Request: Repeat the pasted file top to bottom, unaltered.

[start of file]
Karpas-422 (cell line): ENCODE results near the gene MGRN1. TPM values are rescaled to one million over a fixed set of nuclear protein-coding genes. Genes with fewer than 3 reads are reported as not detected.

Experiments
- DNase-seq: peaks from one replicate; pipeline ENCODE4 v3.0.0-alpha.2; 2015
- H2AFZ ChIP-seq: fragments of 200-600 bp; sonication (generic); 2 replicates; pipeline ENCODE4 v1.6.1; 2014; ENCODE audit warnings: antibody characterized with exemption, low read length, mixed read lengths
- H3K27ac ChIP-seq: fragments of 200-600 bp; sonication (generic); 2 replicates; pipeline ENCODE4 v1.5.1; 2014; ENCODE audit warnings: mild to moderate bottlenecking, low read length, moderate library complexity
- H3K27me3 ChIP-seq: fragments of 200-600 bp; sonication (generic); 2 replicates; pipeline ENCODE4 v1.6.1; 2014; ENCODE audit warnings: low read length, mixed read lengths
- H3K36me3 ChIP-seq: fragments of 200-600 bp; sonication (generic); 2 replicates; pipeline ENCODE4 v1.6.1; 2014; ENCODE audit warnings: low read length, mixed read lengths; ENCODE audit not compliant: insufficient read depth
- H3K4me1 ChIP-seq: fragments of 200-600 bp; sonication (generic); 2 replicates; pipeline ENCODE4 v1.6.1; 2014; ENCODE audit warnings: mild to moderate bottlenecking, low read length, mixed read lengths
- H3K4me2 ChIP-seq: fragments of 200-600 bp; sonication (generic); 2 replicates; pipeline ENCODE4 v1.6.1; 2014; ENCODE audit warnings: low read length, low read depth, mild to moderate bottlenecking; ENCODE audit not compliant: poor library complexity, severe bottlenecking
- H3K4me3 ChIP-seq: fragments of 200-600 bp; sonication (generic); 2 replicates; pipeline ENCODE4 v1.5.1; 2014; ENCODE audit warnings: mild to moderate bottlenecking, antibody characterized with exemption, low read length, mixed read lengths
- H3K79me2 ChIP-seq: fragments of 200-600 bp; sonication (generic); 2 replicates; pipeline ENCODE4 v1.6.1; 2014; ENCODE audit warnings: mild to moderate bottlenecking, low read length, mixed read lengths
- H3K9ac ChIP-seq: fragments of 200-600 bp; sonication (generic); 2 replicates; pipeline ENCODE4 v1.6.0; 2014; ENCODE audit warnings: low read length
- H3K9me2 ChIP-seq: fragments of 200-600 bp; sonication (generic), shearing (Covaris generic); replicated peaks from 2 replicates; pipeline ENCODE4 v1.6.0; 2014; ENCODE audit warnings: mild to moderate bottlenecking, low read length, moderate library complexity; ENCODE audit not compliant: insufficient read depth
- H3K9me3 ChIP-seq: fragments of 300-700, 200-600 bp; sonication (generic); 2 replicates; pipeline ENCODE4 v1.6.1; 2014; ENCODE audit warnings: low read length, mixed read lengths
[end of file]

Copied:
Karpas-422 (cell line): ENCODE results near the gene MGRN1. TPM values are rescaled to one million over a fixed set of nuclear protein-coding genes. Genes with fewer than 3 reads are reported as not detected.

Experiments
- DNase-seq: peaks from one replicate; pipeline ENCODE4 v3.0.0-alpha.2; 2015
- H2AFZ ChIP-seq: fragments of 200-600 bp; sonication (generic); 2 replicates; pipeline ENCODE4 v1.6.1; 2014; ENCODE audit warnings: antibody characterized with exemption, low read length, mixed read lengths
- H3K27ac ChIP-seq: fragments of 200-600 bp; sonication (generic); 2 replicates; pipeline ENCODE4 v1.5.1; 2014; ENCODE audit warnings: mild to moderate bottlenecking, low read length, moderate library complexity
- H3K27me3 ChIP-seq: fragments of 200-600 bp; sonication (generic); 2 replicates; pipeline ENCODE4 v1.6.1; 2014; ENCODE audit warnings: low read length, mixed read lengths
- H3K36me3 ChIP-seq: fragments of 200-600 bp; sonication (generic); 2 replicates; pipeline ENCODE4 v1.6.1; 2014; ENCODE audit warnings: low read length, mixed read lengths; ENCODE audit not compliant: insufficient read depth
- H3K4me1 ChIP-seq: fragments of 200-600 bp; sonication (generic); 2 replicates; pipeline ENCODE4 v1.6.1; 2014; ENCODE audit warnings: mild to moderate bottlenecking, low read length, mixed read lengths
- H3K4me2 ChIP-seq: fragments of 200-600 bp; sonication (generic); 2 replicates; pipeline ENCODE4 v1.6.1; 2014; ENCODE audit warnings: low read length, low read depth, mild to moderate bottlenecking; ENCODE audit not compliant: poor library complexity, severe bottlenecking
- H3K4me3 ChIP-seq: fragments of 200-600 bp; sonication (generic); 2 replicates; pipeline ENCODE4 v1.5.1; 2014; ENCODE audit warnings: mild to moderate bottlenecking, antibody characterized with exemption, low read length, mixed read lengths
- H3K79me2 ChIP-seq: fragments of 200-600 bp; sonication (generic); 2 replicates; pipeline ENCODE4 v1.6.1; 2014; ENCODE audit warnings: mild to moderate bottlenecking, low read length, mixed read lengths
- H3K9ac ChIP-seq: fragments of 200-600 bp; sonication (generic); 2 replicates; pipeline ENCODE4 v1.6.0; 2014; ENCODE audit warnings: low read length
- H3K9me2 ChIP-seq: fragments of 200-600 bp; sonication (generic), shearing (Covaris generic); replicated peaks from 2 replicates; pipeline ENCODE4 v1.6.0; 2014; ENCODE audit warnings: mild to moderate bottlenecking, low read length, moderate library complexity; ENCODE audit not compliant: insufficient read depth
- H3K9me3 ChIP-seq: fragments of 300-700, 200-600 bp; sonication (generic); 2 replicates; pipeline ENCODE4 v1.6.1; 2014; ENCODE audit warnings: low read length, mixed read lengths